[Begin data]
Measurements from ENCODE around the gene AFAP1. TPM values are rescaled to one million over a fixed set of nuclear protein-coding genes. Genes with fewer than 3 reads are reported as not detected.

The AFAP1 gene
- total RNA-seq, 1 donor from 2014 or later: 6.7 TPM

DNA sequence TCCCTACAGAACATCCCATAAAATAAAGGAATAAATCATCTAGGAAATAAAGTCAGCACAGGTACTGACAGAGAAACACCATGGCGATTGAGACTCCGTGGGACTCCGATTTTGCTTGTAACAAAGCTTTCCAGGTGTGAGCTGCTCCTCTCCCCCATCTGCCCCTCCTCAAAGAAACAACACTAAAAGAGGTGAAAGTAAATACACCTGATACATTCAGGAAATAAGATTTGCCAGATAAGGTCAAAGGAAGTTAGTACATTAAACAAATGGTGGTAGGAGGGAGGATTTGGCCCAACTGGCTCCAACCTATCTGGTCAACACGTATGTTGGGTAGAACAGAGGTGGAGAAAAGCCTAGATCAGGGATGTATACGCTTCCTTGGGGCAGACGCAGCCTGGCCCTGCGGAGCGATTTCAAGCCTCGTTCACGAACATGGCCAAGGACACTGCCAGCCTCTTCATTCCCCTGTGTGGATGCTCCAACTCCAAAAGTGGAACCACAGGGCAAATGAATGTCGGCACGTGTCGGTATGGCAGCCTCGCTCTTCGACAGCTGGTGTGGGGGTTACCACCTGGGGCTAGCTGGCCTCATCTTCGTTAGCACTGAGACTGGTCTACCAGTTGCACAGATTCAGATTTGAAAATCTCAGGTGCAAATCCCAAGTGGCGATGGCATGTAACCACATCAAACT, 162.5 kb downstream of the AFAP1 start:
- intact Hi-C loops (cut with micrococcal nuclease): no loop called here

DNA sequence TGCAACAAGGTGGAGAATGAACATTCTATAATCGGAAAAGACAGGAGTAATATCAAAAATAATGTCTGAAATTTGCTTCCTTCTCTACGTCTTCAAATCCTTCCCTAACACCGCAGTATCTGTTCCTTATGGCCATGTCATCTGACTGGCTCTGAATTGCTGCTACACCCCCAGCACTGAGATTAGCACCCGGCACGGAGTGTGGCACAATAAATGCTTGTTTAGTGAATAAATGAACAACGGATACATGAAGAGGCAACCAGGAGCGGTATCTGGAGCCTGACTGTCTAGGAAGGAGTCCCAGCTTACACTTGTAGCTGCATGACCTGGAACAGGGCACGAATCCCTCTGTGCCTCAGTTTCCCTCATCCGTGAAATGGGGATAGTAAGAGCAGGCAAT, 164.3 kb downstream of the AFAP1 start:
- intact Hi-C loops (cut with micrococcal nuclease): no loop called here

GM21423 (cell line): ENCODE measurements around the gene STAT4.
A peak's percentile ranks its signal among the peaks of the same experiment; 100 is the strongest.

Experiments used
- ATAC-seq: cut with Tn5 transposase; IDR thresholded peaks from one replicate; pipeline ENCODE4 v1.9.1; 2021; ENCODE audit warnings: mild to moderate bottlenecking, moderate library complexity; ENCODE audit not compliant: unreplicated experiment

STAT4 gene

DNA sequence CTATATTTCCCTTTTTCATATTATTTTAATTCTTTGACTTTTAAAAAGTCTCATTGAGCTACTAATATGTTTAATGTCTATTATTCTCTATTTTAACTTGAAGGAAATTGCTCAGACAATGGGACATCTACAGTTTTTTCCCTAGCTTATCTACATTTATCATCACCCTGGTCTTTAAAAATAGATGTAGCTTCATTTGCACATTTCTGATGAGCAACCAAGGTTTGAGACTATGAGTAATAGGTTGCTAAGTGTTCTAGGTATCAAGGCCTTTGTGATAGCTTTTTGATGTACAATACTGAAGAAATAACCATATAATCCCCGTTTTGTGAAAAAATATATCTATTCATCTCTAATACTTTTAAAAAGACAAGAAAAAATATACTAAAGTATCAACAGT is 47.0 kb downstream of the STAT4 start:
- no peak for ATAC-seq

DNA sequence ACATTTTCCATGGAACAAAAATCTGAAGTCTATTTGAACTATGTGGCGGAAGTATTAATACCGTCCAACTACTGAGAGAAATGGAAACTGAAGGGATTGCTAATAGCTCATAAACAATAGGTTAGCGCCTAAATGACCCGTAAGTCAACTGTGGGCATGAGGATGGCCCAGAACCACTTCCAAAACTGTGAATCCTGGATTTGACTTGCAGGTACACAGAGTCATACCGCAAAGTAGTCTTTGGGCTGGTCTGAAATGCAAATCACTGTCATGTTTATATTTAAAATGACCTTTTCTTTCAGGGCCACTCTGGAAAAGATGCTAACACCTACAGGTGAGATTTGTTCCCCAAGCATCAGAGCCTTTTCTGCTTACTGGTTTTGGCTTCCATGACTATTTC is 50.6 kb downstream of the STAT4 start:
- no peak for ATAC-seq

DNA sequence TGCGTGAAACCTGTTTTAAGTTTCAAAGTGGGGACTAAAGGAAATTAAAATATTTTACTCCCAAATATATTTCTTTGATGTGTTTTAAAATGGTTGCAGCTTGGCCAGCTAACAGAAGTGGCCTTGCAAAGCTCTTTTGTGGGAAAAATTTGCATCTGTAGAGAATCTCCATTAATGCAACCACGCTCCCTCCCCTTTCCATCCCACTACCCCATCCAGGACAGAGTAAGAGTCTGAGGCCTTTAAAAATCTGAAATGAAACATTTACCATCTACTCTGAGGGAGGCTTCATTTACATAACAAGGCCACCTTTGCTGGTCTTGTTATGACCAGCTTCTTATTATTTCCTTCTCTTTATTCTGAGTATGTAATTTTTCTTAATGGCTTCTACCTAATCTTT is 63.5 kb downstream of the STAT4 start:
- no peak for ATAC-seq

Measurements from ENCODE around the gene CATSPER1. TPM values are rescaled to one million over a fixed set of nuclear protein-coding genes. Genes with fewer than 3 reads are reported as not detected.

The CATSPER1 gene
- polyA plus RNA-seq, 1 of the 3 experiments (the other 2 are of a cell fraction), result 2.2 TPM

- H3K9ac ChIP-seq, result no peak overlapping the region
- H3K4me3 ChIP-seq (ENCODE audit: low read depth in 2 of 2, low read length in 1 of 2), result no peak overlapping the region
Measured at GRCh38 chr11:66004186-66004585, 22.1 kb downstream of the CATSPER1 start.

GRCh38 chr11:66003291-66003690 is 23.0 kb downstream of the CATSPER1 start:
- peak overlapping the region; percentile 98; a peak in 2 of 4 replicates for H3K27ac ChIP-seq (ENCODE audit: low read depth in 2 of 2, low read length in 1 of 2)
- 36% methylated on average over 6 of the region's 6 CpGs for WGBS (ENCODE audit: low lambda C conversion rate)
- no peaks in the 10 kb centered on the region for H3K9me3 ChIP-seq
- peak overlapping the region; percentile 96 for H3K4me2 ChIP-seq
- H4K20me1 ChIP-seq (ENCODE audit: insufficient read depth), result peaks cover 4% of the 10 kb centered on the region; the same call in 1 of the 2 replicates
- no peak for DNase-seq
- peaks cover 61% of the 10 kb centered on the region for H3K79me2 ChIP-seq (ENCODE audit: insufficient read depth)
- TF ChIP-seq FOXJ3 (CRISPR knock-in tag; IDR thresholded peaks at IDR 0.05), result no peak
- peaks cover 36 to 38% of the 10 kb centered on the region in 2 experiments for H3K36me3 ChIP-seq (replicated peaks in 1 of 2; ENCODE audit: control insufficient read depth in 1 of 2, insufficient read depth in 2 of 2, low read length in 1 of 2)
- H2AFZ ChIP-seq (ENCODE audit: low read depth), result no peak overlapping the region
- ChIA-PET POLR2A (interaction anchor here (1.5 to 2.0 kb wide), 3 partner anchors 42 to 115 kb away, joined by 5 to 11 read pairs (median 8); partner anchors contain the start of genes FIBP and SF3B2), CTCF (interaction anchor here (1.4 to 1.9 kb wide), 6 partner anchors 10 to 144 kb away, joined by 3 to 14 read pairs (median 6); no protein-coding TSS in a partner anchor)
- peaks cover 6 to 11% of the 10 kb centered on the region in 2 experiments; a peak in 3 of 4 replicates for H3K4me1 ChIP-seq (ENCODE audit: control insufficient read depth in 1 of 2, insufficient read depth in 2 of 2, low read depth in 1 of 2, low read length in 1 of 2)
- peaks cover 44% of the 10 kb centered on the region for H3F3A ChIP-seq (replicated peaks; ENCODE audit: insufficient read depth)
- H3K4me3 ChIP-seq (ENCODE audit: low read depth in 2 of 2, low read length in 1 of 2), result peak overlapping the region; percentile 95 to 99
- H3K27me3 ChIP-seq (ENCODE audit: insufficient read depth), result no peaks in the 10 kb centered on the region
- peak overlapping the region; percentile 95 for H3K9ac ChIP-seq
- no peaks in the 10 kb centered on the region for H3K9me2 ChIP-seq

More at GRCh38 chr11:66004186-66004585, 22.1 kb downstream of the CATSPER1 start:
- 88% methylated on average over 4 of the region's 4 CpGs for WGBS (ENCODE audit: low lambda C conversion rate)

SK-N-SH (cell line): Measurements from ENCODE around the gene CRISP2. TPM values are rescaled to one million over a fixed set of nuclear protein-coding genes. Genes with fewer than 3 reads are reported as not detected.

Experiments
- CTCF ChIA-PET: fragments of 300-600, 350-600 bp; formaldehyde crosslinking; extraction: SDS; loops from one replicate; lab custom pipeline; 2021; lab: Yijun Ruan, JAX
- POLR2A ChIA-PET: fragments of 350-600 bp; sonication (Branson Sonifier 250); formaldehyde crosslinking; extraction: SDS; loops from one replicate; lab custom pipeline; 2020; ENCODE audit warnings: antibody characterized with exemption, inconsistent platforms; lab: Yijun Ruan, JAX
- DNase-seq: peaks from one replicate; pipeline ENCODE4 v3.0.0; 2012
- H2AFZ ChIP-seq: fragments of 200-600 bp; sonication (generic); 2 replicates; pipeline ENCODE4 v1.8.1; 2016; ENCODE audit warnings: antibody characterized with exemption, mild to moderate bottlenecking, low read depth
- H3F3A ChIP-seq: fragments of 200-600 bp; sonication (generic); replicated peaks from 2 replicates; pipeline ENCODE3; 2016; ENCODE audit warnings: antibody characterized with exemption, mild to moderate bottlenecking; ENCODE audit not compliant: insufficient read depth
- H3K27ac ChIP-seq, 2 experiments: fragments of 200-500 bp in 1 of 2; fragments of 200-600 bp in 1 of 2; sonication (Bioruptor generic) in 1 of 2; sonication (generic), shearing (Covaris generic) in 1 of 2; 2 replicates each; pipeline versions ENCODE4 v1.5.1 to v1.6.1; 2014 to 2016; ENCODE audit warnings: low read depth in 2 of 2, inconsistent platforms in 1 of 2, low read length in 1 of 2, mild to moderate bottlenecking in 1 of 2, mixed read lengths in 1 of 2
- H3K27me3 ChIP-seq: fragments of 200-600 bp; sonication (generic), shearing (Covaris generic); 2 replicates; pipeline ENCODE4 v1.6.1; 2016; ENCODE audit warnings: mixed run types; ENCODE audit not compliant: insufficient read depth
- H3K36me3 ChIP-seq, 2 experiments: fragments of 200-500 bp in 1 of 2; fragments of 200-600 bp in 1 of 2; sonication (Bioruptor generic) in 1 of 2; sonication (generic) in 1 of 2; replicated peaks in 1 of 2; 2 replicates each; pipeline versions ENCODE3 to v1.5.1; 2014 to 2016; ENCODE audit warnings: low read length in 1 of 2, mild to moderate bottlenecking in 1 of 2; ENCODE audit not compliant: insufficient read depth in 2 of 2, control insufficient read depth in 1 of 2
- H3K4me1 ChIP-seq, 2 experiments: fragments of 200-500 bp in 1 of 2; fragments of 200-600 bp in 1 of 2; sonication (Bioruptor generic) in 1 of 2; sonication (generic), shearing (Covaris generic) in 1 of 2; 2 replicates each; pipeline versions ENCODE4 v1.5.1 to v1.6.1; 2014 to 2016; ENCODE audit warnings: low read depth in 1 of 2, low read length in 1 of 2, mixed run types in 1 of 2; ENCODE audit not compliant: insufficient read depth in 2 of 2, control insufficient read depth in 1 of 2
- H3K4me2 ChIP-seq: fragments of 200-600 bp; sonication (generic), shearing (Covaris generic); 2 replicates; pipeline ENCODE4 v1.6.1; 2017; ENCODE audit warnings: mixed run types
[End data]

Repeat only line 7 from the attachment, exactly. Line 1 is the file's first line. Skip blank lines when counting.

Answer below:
- intact Hi-C loops (cut with micrococcal nuclease): no loop called here